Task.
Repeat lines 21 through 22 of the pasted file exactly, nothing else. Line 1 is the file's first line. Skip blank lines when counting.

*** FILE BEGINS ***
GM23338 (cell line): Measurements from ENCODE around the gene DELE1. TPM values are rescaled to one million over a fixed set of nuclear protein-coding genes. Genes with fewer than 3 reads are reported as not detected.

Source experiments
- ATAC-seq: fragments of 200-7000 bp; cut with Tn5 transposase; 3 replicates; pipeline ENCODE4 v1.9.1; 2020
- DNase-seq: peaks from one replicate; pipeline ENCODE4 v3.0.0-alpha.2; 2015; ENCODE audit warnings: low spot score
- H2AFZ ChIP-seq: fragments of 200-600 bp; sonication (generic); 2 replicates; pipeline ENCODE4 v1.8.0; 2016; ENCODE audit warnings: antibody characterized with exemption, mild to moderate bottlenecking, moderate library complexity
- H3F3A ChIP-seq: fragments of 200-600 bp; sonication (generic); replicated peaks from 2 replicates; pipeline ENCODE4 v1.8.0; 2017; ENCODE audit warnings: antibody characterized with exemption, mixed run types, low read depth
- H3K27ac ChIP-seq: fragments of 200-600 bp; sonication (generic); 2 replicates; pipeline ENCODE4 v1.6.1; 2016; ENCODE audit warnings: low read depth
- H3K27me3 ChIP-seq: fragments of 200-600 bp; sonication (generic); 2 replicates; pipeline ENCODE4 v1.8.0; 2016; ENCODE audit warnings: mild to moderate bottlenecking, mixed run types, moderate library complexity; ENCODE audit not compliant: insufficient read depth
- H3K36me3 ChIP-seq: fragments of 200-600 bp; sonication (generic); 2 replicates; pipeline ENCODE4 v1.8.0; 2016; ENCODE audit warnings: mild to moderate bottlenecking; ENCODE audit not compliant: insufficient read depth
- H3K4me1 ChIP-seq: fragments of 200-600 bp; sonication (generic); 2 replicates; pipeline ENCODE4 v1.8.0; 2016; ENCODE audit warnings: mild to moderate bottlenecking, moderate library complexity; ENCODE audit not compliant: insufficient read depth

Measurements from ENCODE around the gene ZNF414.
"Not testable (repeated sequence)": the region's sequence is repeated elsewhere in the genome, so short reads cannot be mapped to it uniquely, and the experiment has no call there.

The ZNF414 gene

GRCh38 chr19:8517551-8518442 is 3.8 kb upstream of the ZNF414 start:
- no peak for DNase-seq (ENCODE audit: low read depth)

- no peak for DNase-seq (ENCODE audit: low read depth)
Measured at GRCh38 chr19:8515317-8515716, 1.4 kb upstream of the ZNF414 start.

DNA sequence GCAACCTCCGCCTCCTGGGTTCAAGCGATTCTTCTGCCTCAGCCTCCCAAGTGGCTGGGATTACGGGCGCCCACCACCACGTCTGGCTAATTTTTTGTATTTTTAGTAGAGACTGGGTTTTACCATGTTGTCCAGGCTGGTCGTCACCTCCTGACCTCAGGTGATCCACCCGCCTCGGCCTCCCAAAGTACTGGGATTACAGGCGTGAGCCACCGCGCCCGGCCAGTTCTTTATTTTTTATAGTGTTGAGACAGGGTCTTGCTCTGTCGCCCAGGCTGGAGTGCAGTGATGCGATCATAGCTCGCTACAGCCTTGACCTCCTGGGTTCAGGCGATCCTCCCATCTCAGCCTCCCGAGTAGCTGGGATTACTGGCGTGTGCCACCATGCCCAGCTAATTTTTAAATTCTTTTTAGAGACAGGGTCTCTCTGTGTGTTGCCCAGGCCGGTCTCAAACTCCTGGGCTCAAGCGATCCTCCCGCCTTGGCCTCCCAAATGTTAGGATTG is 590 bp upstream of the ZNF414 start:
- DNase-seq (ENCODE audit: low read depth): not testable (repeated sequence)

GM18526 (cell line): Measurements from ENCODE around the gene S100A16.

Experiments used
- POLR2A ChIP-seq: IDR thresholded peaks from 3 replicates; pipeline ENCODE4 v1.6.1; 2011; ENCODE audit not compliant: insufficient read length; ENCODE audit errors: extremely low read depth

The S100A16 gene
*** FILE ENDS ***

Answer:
Experiments used
- POLR2A ChIP-seq: IDR thresholded peaks from 3 replicates; pipeline ENCODE4 v1.6.1; 2011; ENCODE audit not compliant: insufficient read length; ENCODE audit errors: extremely low read depth